Considering both the homogeneous characteristics of the subjects enrolled in this study and the fact that their respective findings did not significantly diverge from those of prior studies on subjects of varying age, sex, and ethnicity, it was concluded that ONH size, peripapillary RNFL thickness, and myopia might be independent of such factors. If this is true, an ophthalmologist, when interpreting data obtained with imaging devices such as OCT or fundus photography, could apply the same considerations with regard to disc size, the effect of ocular magnification, and the degree of myopia for any age, gender, or ethnicity. Nonetheless, in the clinical setting, whereas peripapillary RNFL thickness evaluation provides some of the most important information regarding glaucomatous optic nerve damage, it is impossible to correct for the ocular magnification effect in every OCT scan result. Therefore, the present study analyzed the influence of several parameters on scanned peripapillary RNFL thickness without correction for the ocular magnification effect. According to our study, the adjusted peripapillary RNFL thickness showed a negative correlation with spherical equivalent without statistical significance and a positive correlation with axial length, results similar to those of a previous study [17]. However, the partial correlation analysis of the spherical equivalent with the ocular magnification effect as adjusted for the parameters controlling the axial length could not be completed, because the adjustment for the ocular magnification effect and the partial correlation analysis used the same variables simultaneously. Furthermore, the peripapillary RNFL thickness was larger in cases where the radius of the optic disc was large, the radius of the scan circle was reduced because of the ocular magnification effect, and the distance from the disc margin to the scan circle was short because of a large disc or small scan circle or both. Another interesting finding was that the coefficient of determination of the distance from the disc margin to the scan circle for the peripapillary RNFL thickness was higher than any others. This suggests that peripapillary RNFL thickness is influenced more by the distance from the disc margin to the scan circle than by other factors including the radius of the scan circle, which is the distance from the center of disc to the scan circle. If the same number of nerve fibers enters the eye through the ONH, the RNFL thickness measured at the same location should not differ, regardless of the disc size. Therefore, the correlations of peripapillary RNFL thickness with the distance from the disc margin to the scan circle and with the distance from the disc center to the scan circle should be very similar. However, in this study, the measured peripapillary RNFL thickness was more closely correlated with the distance from the disc margin to the scan circle. The possible explanations of this finding are as follows. First, more redundant non-neural tissues such as glial cells or capillaries could exist within the RNFL adjacent to the disc. However, confirmation of this hypothesis requires additional histological evidence not yet available. Second, the RNFL might contain a larger number of nerve fibers in eyes with a short distance between the disc margin and the scan circle. As noted above, a large disc radius or reduced scan circle radius because of hyperopia could shorten that distance. However, according to the present results, hyperopic eyes had both a short axial length and a small disc radius, suggesting that the small radius of the optic disc might compensate for the decreased radius of the scan circle. Therefore, whether a large optic disc contains more nerve fibers might have a crucial effect on peripapillary RNFL thickness measurement. Verification of this effect will have to await further histological study.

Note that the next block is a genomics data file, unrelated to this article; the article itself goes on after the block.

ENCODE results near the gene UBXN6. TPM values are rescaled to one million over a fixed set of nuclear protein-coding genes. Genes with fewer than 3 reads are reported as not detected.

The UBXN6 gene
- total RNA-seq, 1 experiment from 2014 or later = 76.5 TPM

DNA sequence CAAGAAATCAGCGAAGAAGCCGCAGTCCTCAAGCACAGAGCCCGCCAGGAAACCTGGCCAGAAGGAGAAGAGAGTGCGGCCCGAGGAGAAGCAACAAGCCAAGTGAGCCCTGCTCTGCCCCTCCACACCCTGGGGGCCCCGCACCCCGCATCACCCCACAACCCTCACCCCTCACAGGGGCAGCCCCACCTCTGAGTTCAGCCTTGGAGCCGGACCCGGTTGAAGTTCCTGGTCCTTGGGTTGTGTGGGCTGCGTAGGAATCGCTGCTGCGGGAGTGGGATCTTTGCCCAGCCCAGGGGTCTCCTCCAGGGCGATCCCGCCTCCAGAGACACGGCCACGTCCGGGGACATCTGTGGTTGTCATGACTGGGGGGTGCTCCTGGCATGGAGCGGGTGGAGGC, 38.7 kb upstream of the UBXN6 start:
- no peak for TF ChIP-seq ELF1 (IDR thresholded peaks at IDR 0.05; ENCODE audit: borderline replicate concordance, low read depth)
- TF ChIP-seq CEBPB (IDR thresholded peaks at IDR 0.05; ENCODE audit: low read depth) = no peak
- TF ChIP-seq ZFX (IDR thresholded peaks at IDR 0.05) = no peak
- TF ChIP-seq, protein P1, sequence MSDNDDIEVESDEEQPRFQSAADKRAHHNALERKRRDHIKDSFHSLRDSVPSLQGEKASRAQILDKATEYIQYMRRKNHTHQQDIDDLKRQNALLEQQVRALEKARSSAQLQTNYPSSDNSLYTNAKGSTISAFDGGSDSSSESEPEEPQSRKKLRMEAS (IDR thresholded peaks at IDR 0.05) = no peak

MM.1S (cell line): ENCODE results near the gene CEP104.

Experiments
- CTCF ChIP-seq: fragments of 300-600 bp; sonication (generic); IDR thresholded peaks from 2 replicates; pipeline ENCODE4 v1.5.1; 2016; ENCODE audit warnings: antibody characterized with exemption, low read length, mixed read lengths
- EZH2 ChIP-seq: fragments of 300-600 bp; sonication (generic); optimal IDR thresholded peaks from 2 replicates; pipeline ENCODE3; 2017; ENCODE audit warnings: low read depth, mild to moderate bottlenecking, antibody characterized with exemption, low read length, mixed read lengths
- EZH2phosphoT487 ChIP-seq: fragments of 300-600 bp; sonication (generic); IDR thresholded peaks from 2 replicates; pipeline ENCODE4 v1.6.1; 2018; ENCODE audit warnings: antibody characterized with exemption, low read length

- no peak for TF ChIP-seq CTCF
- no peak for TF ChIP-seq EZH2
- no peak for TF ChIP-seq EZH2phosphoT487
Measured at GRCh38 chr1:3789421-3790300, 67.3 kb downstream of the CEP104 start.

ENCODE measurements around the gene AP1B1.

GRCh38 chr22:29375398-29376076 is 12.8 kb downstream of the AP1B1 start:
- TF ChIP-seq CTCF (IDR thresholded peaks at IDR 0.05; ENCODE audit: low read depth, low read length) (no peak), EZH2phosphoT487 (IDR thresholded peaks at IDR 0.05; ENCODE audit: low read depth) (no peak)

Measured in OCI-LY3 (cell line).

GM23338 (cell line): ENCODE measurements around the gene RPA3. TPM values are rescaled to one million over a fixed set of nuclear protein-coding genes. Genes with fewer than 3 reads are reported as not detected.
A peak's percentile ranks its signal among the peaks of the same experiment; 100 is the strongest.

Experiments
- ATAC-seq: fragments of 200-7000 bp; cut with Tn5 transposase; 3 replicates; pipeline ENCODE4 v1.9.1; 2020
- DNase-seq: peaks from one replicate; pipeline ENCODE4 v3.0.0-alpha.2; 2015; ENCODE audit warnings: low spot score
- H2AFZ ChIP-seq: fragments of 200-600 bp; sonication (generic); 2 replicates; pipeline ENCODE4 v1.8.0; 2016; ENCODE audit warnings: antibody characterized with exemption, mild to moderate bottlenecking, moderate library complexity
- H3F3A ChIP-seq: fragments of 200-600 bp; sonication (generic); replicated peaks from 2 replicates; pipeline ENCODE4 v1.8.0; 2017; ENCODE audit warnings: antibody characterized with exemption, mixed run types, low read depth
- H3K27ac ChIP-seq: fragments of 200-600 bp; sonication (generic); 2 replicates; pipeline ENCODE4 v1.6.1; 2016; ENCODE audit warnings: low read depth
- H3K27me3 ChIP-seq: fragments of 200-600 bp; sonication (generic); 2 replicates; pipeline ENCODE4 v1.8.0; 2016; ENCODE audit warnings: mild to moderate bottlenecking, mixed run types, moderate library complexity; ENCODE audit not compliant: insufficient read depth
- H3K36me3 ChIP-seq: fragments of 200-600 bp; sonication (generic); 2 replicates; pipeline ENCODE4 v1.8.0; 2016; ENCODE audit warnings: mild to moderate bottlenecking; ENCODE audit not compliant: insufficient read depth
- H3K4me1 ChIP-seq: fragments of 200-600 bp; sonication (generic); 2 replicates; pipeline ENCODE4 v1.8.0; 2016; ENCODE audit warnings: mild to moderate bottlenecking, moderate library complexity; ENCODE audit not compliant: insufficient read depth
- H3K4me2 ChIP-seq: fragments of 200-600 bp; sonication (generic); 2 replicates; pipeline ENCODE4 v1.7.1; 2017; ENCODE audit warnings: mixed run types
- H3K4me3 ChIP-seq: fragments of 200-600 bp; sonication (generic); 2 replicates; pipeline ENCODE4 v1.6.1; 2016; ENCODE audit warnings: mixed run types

The study was conducted only in a limited sample of healthy young Korean males. Therefore, these features may limit the application of these data to subjects of other age groups or ethnicities.

In conclusion, the peripapillary RNFL thickness was most strongly influenced by the distance from the disc margin to the scan circle. Disc radius and RNFL thickness decreased in more severely myopic eyes, they increased after adjustment for the magnification effect. Based on this, the ONH size and RNFL measurements were influenced by the magnification effect. Although the error by the magnification effect and the ONH size difference were clinically negligible because of the low coefficient of determination and extremely small optic disc size change according to the degree of myopia, they might remain as factors that should be considered.

## Notes

**Conflict of Interest:** No potential conflict of interest relevant to this article were reported.